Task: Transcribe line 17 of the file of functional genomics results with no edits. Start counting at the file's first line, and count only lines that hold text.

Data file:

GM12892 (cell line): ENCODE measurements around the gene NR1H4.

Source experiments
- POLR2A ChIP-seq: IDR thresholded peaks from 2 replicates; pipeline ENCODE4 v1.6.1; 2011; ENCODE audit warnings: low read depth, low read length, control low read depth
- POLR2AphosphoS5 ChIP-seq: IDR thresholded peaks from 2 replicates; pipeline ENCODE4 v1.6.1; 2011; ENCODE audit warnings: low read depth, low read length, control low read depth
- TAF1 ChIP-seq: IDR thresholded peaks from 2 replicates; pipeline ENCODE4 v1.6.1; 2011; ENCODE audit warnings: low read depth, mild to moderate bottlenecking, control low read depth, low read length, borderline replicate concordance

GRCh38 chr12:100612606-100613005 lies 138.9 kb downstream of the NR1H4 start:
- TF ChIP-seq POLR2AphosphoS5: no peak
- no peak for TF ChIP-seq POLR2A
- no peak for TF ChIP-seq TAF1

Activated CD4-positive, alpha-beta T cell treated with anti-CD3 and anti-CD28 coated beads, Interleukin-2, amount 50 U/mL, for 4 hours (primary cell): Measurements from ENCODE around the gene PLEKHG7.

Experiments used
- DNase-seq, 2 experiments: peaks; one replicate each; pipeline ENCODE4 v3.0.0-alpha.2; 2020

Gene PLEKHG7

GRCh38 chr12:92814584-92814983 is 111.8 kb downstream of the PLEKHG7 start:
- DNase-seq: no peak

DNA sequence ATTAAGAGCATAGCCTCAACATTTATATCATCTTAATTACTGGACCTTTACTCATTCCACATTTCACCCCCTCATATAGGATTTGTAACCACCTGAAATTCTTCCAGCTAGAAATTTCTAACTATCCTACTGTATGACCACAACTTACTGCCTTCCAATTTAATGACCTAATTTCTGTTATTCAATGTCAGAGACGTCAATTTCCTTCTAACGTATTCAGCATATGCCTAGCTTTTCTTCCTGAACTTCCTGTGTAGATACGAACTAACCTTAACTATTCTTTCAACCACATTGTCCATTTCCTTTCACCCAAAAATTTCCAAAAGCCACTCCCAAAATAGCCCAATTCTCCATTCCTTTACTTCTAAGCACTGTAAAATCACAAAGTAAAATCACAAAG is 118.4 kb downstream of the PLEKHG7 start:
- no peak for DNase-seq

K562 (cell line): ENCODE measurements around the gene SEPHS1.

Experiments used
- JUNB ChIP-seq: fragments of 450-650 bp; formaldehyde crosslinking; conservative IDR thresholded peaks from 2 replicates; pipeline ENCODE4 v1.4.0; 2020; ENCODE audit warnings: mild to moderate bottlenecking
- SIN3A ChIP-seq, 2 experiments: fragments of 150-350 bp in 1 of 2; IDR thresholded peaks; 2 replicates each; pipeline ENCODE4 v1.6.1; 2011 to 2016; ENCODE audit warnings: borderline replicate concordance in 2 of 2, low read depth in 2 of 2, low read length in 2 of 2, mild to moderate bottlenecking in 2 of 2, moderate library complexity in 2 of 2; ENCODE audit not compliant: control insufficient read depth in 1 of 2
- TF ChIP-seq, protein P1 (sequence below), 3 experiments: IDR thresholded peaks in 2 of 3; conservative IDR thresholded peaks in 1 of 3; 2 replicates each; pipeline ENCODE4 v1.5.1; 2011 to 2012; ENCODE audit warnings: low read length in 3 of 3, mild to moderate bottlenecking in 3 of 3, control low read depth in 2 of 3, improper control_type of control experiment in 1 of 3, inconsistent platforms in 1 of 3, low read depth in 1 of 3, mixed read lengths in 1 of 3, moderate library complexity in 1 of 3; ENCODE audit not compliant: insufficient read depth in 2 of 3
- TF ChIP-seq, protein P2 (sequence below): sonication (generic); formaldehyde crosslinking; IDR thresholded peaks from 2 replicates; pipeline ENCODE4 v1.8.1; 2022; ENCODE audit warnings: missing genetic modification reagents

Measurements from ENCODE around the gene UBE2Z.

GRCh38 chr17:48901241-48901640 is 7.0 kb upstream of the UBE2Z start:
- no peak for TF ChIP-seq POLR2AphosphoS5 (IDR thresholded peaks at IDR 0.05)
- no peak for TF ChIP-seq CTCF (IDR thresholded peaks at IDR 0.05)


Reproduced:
- no peak for DNase-seq